Virtually all businesses have a particular cultural element in common – one that does more damage to employee motivation than any other. Eliminating this one biggest motivation-killer can transform any workplace into a much more motivational setting for all employees.
Listen To Lead – Giving Staff Space To Speak Can Pay Dividends
Are you listening or hearing your staff?
Excitement, vision and determination are all great qualities for an entrepreneur, particularly when you are setting up your business. But when you move into the consolidation and then growth phases, they could backfire.
It may come as a surprise to you that such positive qualities could ever cause any negatives. But once you have driven every last muscle to get your business up and running, you need to transition yourself into managing it. For that, you need to work as hard on your people skills as you did on your start-up.
It is true that decisiveness is a key attribute of a successful manager but your decisions must be based on solid evidence and intelligence you have gathered. Try as you might, you cannot be everywhere in the business at once and so you need to soak up and sort out the observations related to you by your staff.
Make a point of being seen regularly on your shop or factory floor and chatting in a relaxed, non-judgemental way with your staff and any customers who may be around. Stalking around saying nothing is just as intimidating to your staff as the habit that some bosses have of appearing very infrequently simply to bawl people out.
People skills are so critical because it is people who buy your product and people who work for you. Whichever way you look at it, your business is people-driven.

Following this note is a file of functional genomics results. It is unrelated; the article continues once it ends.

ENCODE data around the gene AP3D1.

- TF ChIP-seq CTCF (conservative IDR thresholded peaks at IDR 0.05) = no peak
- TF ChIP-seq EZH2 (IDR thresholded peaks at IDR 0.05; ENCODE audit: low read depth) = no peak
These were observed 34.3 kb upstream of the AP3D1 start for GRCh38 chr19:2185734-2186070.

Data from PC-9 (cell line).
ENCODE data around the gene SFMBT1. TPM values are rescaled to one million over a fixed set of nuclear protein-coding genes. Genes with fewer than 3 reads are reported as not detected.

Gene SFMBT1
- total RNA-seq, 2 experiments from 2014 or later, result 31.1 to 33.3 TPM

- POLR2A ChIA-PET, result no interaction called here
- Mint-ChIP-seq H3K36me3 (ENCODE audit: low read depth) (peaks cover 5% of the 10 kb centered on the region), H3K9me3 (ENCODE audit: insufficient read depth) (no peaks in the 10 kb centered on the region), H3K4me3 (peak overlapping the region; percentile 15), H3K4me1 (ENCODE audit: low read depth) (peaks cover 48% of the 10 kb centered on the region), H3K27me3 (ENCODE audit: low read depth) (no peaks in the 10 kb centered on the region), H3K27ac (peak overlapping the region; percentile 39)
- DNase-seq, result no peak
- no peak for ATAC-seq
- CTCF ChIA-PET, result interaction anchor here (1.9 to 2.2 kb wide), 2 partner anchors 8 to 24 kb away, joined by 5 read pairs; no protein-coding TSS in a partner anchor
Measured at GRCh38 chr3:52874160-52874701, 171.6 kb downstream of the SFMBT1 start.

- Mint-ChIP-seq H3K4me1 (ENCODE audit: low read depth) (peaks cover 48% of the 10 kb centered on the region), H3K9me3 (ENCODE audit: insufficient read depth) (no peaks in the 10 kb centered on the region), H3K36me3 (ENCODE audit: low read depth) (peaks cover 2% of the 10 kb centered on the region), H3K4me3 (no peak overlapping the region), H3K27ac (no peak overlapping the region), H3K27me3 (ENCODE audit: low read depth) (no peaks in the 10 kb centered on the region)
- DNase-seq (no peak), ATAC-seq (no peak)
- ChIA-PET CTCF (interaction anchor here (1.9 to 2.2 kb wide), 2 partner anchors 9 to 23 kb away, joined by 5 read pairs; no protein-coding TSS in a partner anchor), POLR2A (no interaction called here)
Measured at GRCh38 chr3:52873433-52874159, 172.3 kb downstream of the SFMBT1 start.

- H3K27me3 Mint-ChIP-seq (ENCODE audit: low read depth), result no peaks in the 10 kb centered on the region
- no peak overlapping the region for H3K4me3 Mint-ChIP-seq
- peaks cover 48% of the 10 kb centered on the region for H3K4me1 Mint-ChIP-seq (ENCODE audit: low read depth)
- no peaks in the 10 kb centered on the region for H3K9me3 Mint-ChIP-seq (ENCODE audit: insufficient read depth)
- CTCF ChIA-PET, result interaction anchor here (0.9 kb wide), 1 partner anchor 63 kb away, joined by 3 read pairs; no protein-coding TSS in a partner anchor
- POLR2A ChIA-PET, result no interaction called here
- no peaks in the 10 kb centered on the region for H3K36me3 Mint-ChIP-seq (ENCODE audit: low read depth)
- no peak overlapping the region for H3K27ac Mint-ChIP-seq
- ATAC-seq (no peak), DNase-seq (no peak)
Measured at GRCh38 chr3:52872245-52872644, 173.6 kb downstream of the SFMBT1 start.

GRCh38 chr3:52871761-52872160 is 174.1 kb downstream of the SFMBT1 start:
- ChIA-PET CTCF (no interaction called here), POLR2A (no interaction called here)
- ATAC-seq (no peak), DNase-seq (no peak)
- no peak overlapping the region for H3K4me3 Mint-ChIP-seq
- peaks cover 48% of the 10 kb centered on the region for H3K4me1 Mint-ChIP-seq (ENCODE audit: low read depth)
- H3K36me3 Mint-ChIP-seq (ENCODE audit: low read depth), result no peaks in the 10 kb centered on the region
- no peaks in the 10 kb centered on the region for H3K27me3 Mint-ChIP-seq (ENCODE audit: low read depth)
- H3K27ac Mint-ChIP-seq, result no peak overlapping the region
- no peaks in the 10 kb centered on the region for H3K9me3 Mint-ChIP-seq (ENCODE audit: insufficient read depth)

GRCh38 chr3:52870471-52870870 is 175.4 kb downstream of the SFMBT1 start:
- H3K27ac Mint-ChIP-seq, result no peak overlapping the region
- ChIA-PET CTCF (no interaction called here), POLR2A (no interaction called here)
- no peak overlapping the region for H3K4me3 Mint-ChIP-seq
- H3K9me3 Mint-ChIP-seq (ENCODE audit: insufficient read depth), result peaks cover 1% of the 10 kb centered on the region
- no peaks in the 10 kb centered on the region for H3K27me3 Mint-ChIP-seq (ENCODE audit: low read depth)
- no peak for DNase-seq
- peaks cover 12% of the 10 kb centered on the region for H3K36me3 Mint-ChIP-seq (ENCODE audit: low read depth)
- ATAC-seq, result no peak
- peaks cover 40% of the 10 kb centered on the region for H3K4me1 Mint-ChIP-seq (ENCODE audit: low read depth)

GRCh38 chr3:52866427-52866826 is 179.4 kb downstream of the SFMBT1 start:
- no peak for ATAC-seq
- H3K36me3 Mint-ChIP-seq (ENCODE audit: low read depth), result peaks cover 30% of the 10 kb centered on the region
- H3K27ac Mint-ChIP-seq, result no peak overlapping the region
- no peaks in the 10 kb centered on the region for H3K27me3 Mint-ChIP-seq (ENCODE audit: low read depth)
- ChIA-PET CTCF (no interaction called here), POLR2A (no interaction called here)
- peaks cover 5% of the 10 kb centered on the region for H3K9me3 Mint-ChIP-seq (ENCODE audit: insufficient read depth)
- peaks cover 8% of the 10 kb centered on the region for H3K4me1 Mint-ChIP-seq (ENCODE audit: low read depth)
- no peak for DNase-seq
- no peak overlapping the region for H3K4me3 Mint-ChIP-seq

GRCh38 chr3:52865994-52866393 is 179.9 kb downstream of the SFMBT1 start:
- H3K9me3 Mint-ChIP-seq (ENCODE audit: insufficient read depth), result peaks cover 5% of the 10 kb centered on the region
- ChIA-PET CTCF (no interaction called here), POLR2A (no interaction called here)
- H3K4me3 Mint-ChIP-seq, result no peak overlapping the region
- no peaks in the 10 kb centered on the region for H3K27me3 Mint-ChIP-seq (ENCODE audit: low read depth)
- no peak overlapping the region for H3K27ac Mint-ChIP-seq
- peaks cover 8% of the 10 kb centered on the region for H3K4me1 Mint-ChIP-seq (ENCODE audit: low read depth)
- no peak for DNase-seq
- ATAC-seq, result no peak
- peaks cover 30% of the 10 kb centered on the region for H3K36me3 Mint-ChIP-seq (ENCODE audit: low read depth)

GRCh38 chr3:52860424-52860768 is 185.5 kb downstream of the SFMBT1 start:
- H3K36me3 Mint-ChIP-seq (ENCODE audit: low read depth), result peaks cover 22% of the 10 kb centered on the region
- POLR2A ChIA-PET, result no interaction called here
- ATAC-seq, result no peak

So to win the loyalty of your shareholders, customers or surveyors, you need to show that you treat all people with the respect each one deserves and can mix positively with each and every one. Getting to know your staff in this way will develop in you the subtleties of emotional intelligence, a skill that is vital to your ultimate success.
With emotional intelligence, you will be able to adapt your management style to achieve the best results from each individual. You will know instinctively when a staff member needs a few words of encouragement or comfort, or when and how much to push to get the best out of them – perhaps even more than they knew that they had to give.
At Cash Converters SA, all our managers are expected to polish their people skills to achieve the best for themselves and the staff reporting to them. Even our top management team is not exempt and makes a point of putting a day or two aside each month to visit a different franchisee round the country.
That way we can help mentor and coach them to deal with any management problems that they may be encountering. From a corporate and strategic point of view, we can also check that the corporate branding is on track and listen to feedback on whether any new lines are working well or not and to suggestions for new brand extensions or even new and complementary income streams.
In that way, an apparently soft skill can make your business even more competitive. By insisting on strong people skills among your staff, you will build a more harmonious working place. To complement this, incorporate relevant feedback into your planning. This will have a positive impact on the bottom line, which is exactly what leaders want to achieve.
So keep quiet and listen as much as you can. Make a point of not anxiously filling nervous silences with hasty instructions or long technical lectures. Then you will benefit the business by hearing what your staff need to get the job done and who is blossoming into a promising talent.
Use Talent As Your Key Competitive Advantage In 2019
What separates top performing companies from their more mediocre counterparts?